Fitzgerald: “But what you’re asking me to do and I want to go on and answer your point in relation to the Commissioner but you’re asking me to actually second guess  a commission of..”

O’Callaghan: “I’m not.”

Fitzgerald: “You are..”

O’Callaghan: “You just said it wasn’t in the final report…”

Fitzgerald: “Yes.”

O’Callaghan: “And I’m asking you are you surprised that exchange isn’t in the final report?”

Fitzgerald: “But I have to accept what Justice O’Higgins who we gave the statutory responsibility to do: to do this investigation, this Commission of Investigation. This is a methodology that’s, if you like, well tried and tested. I accept fully, as does the Government, the findings in the report and I believe we should be focusing on those now and the role of victims particularly and the changes that are needed to be made in An Garda Siochana in relation to investigations but in relation to the Commissioner, can I say that, what I have to go by, is what she said in her statement last night where she says that ‘Sgt Maurice McCabe’s contribution is valued and the service is changed for the better in response to the issues about which he complained’.”

O’Callaghan:But minister, that is totally at variance with what her lawyers, acting on her instructions, were doing and saying about Maurice McCabe…”


Fitzgerald: “For me to start commenting on that, is to take partial transcript that I don’t know the context, what happened before it, what happened after it. I have to go on what the Commission of Investigation said. What they, what Justice O’Higgins said in the 370 pages and I go on what the Commissioner said in relation to her approach..”

Watch Prime Time back in full here

Earlier: Clarifying Matters

‘We Shouldn’t Lose Sight Of The Victims’

9 thoughts on “Stonewalling

  1. moroccan rug dealer

    How could we ever believe Commissioner again? It opens eyes to other cases like Ian Bailey. Who would a juror believe…a Chief Supt or a suspect.? The fact Maurice mc Cabe taped meetings is evidence alone that he suspected he would be framed. What about muppet senior officers? A taxi driver assaulted, a child kidnapped ( parents would be suspects today if child was “missing”) and a woman murdered. Did we have any senior officer to see glaring cracks in the system and try to repair it? No. They went after the whistleblower garda instead. And that should frighten us.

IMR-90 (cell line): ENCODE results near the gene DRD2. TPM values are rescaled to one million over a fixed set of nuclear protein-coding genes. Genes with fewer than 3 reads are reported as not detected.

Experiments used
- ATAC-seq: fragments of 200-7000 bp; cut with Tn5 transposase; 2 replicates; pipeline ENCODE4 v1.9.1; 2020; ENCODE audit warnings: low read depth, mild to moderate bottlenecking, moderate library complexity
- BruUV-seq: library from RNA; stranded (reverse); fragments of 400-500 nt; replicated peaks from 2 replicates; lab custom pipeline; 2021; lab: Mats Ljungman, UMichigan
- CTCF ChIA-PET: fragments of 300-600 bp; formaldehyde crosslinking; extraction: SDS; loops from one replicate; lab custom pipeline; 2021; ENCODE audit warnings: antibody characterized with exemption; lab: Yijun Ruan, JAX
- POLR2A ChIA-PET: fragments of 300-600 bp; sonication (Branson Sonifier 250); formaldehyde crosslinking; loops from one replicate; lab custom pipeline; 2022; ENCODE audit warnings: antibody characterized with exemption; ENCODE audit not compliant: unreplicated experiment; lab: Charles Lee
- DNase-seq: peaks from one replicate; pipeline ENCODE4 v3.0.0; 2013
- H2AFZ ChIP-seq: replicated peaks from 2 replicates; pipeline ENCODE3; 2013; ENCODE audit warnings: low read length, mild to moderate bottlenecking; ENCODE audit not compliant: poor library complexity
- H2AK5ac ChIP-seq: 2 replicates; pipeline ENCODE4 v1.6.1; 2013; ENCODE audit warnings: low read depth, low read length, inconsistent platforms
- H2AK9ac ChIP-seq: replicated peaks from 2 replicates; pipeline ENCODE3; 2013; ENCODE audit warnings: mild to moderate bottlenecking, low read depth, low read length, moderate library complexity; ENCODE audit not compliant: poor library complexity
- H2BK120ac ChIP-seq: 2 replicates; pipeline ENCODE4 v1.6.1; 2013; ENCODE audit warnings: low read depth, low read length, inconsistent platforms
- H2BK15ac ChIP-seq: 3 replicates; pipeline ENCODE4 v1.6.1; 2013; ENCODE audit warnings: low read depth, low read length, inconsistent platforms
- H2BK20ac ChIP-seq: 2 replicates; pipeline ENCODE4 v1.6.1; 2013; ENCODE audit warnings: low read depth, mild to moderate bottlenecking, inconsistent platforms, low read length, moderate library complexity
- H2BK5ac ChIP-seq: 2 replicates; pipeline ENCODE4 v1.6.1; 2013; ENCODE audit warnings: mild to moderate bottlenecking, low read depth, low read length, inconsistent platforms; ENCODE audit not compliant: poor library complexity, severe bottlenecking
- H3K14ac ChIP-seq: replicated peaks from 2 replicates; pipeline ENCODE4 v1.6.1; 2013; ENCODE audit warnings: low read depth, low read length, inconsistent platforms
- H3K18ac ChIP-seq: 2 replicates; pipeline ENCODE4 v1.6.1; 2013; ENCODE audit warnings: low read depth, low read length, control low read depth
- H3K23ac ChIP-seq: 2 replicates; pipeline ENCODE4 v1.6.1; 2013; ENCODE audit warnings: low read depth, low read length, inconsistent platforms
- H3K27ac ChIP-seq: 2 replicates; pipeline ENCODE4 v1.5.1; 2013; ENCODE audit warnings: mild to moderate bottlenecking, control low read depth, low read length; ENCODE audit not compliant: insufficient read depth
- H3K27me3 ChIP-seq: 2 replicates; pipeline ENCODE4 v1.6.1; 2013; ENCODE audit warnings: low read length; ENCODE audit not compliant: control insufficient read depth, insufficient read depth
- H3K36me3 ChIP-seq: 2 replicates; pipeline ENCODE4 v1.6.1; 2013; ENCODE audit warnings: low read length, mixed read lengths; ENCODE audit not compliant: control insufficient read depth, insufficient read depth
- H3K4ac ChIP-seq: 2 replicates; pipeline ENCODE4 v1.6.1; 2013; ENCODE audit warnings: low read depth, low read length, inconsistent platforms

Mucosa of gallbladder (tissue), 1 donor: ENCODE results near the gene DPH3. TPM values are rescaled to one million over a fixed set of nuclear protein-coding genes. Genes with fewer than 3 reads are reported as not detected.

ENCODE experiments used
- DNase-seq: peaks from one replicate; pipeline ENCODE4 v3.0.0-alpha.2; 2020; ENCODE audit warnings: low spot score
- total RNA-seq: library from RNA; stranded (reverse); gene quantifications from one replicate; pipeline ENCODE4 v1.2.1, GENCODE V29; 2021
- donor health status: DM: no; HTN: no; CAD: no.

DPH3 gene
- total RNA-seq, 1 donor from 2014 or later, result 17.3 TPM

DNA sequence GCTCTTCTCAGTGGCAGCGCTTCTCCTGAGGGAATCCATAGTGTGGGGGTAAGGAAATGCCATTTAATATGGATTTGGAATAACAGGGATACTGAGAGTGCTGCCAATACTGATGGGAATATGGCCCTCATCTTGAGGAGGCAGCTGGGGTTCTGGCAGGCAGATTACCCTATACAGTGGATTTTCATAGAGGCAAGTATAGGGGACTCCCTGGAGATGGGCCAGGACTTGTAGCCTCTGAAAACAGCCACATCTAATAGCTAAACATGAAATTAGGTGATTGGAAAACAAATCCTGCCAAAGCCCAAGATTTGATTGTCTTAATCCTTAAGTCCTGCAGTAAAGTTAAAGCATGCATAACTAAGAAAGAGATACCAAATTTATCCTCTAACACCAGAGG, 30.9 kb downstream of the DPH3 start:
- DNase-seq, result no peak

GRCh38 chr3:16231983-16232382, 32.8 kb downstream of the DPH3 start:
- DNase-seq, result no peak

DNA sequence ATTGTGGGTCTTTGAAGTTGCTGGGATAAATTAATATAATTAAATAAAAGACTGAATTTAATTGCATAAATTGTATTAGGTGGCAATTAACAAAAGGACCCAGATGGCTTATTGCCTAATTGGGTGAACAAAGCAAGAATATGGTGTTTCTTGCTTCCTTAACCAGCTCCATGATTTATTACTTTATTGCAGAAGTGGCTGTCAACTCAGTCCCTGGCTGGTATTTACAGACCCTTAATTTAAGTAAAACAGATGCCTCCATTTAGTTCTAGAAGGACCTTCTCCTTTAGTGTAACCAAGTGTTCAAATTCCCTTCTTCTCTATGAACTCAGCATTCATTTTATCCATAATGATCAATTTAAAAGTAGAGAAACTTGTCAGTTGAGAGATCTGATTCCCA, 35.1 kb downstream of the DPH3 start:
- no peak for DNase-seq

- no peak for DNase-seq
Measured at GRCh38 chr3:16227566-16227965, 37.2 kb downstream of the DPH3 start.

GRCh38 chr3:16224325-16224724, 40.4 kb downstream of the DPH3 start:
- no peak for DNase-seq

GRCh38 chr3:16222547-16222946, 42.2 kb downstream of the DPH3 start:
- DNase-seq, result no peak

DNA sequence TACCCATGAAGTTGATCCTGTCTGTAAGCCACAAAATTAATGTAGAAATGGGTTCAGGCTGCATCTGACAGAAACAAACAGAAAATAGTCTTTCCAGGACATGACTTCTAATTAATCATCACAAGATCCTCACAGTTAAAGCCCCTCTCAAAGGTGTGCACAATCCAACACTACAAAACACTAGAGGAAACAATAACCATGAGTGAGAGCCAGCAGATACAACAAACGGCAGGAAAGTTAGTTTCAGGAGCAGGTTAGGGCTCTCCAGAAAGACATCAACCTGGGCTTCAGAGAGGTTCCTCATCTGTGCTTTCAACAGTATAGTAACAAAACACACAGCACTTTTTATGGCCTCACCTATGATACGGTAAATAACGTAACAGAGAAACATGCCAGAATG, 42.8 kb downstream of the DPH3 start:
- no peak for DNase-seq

2. kellma

    This all stinks to high heaven. And the amount of smoke and mirrors tactics going on would give any Duran Duran concert a run for its money… IMO, those guards that effectively attempted to obstruct justice should be named and shamed. I can’t even imagine the pile of cr*p Mr. Mc Cabe has been put through…

    1. Anne

      IMO, those guards that effectively attempted to obstruct justice should be named and shamed. I can’t even imagine the pile of cr*p Mr. Mc Cabe has been put through…

      In my opinion they were probably urged to make these claims and provide the fabricated evidence… what motive would they have had personally like?

      It goes all the way to the top this level of corruption and I doubt they can be made scapegoats of as they’d bring the lot of them down with them….Karma is a b*tch though. Rotten disgusting criminality..

  3. Eoin

    Francis Fitzgerald should be, at the very least, using language that at even just appears critical of this whole mess. But no, instead she’s there gatekeeping, toeing the illogical party line. And attacking whistleblowers is such a dangerous and reckless act. What an establishment witch. I can’t wait for the next election this summer so I can deal out some justice to these people who no longer represent the people of Ireland and are incapable/unwilling to change anything for the betterment of the people.